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Labour backs austerity...
A Trade Union Congress (TUC) press release after Miliband's speech to Labour conference shows how ties with the Labour Party hold back trade union struggle.
It says: "Ed Miliband's warm reception reflected his understanding of the concerns of the modern workplace - the squeeze in living standards and the growth of exploitation through zero-hour contracts."
He should understand zero-hour contracts - his party's councillors are implementing them! Three Labour councils in South Wales, Rhondda Cynon Taff, Cardiff and Swansea between them have thousands of workers on zero-hour contracts.
As for the "squeeze in living standards", Labour-led Swansea council leads the way, with its 'sign or be sacked' policy towards council workers and union members who face losing thousands of pounds or up to 10% of their take-home pay on new contracts.
That squeeze will continue as Miliband confirmed that austerity will continue under Labour. Instead of praising Miliband, the TUC should be organising the fightback against whichever party is implementing cuts.
The press release should have named the date for a 24-hour general strike rather than boosting the credibility of a leader whose party will carry on with Con-Dem cuts.
If the TUC wants political representatives to act in their members' interests then they should stop flogging the dead horse of Labour and instead back candidates that support the repeal of all anti-trade union laws and will vote against all cuts, like the Trade Unionist and Socialist Coalition (TUSC).
...unions must stop backing Labour
I am currently reading the union history 'GMB@Work' by John Callow. It is inspiring to read of the efforts of pioneers like Will Thorne in unionising gas workers and others in Victorian times, against steep odds.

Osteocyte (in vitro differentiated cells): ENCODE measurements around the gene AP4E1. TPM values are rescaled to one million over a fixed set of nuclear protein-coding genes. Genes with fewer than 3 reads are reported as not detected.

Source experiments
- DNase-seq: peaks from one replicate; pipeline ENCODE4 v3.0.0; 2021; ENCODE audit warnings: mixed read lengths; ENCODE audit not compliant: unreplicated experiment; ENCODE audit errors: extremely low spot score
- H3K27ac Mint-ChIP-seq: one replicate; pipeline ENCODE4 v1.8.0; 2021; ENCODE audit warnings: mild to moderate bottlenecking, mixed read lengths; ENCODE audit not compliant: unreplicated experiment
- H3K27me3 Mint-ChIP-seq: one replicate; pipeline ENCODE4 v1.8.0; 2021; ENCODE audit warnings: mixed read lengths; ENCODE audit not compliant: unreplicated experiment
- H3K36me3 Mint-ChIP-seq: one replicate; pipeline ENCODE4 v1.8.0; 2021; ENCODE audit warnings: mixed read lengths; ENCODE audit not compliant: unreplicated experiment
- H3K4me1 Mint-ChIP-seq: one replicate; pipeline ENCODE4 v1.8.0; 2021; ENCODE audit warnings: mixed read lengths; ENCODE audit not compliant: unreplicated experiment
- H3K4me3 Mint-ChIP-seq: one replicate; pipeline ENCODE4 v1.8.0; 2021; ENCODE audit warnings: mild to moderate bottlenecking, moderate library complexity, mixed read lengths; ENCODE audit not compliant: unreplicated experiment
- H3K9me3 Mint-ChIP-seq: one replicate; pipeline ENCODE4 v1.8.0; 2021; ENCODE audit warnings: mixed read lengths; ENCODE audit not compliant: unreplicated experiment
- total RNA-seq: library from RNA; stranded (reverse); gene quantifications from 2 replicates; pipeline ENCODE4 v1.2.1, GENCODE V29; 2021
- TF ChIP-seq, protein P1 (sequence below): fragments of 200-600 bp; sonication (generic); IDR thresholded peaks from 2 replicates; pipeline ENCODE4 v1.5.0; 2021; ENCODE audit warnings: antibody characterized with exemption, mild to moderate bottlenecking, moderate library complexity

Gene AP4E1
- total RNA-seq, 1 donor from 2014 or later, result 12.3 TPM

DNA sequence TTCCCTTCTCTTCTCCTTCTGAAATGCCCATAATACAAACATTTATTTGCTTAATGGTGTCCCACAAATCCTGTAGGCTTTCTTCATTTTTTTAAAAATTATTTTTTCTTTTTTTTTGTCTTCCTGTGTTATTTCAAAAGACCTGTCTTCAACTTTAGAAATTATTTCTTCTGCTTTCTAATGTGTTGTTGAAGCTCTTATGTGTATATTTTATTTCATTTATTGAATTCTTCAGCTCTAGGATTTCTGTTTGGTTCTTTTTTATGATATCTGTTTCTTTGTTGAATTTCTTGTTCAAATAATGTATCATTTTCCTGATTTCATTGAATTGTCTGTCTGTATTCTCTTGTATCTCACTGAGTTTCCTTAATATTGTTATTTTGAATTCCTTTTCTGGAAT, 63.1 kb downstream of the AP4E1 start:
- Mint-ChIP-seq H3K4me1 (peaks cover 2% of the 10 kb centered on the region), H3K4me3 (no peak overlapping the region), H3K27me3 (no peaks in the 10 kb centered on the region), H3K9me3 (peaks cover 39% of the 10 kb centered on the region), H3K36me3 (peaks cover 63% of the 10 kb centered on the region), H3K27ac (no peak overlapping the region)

We need something like that again - a new 'New Unionism'. Many of those pioneers, including Thorne himself, were members of Marxist organisations.
They also drew political conclusions, that workers needed independent political rep-resentation and should break from the Liberals, then supported by many workers and union leaders.
Again, I think that is something we need now. The Labour Party is clearly now just another bosses' party (a bit like the Democrats in the US).
More and more members, and workers in general, do not understand why union funds still go to funding a party of privatisation and war.
So I welcome the decision by the GMB union's Central Executive Council on 3 September to drastically slash its funding of the Labour Party by 90%.
It is especially significant as the GMB and its leadership has been viewed as one of the most Labour loyalist unions, and it does not have a broad left type grouping such as are organised in Unite or Unison. This development will have a knock-on effect in other unions.
I think the 'Labour link' should be completely severed. We must argue against those arguing for the union to be "non-political", which in itself is a political standpoint.
We must argue for GMB to support efforts to forge new and proper independent working class political representation (such as what the RMT union has been doing).
A GMB union member
In The Socialist 18 September 2013:
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